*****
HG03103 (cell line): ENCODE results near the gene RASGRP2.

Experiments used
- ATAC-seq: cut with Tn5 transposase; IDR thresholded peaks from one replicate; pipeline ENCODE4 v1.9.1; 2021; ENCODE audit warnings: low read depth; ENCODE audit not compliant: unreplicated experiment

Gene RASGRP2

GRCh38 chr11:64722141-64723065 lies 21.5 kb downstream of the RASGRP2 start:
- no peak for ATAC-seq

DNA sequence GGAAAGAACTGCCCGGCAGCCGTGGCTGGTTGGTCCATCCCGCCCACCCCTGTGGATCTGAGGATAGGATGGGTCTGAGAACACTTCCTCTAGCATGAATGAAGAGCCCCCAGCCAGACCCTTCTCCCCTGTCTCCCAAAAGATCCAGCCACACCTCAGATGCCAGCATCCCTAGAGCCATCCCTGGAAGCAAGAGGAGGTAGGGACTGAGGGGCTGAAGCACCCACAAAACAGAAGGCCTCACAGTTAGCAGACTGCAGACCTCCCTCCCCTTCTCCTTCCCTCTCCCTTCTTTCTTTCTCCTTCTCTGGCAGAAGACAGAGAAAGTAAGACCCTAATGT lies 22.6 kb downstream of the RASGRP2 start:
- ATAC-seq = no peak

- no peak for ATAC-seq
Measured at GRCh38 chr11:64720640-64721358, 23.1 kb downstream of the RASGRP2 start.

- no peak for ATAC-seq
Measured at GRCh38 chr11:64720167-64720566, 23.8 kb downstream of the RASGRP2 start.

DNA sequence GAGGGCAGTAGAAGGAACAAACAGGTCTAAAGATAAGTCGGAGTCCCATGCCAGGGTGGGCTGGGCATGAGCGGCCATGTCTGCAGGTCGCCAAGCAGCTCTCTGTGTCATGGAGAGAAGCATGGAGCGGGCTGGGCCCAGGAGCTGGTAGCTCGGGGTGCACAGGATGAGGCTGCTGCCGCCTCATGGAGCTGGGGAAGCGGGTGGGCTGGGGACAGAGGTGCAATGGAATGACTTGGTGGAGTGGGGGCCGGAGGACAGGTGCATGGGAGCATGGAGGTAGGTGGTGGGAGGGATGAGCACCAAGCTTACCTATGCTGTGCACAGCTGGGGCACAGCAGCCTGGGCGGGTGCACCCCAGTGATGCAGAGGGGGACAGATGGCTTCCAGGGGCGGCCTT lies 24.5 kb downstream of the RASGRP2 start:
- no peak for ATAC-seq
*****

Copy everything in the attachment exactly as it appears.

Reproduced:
HG03103 (cell line): ENCODE results near the gene RASGRP2.

Experiments used
- ATAC-seq: cut with Tn5 transposase; IDR thresholded peaks from one replicate; pipeline ENCODE4 v1.9.1; 2021; ENCODE audit warnings: low read depth; ENCODE audit not compliant: unreplicated experiment

Gene RASGRP2

GRCh38 chr11:64722141-64723065 lies 21.5 kb downstream of the RASGRP2 start:
- no peak for ATAC-seq

DNA sequence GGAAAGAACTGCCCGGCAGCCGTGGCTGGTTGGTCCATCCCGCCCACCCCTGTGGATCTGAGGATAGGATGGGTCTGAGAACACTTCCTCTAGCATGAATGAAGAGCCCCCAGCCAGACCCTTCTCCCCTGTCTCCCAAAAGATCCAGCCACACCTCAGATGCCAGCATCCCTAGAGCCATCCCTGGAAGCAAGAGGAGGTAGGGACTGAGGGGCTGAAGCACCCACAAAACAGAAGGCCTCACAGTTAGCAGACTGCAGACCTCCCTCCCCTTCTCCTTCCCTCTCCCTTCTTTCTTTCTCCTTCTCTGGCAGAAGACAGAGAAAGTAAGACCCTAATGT lies 22.6 kb downstream of the RASGRP2 start:
- ATAC-seq = no peak

- no peak for ATAC-seq
Measured at GRCh38 chr11:64720640-64721358, 23.1 kb downstream of the RASGRP2 start.

- no peak for ATAC-seq
Measured at GRCh38 chr11:64720167-64720566, 23.8 kb downstream of the RASGRP2 start.

DNA sequence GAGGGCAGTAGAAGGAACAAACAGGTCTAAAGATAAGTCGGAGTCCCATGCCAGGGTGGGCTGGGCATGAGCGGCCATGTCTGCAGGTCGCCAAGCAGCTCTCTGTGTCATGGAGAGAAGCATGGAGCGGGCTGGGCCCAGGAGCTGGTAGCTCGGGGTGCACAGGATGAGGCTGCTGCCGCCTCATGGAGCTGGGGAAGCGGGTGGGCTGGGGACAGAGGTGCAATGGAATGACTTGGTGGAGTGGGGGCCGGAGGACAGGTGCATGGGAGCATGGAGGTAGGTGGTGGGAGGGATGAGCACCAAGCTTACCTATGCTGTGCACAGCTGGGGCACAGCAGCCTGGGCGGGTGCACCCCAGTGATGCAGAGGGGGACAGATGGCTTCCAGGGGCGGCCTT lies 24.5 kb downstream of the RASGRP2 start:
- no peak for ATAC-seq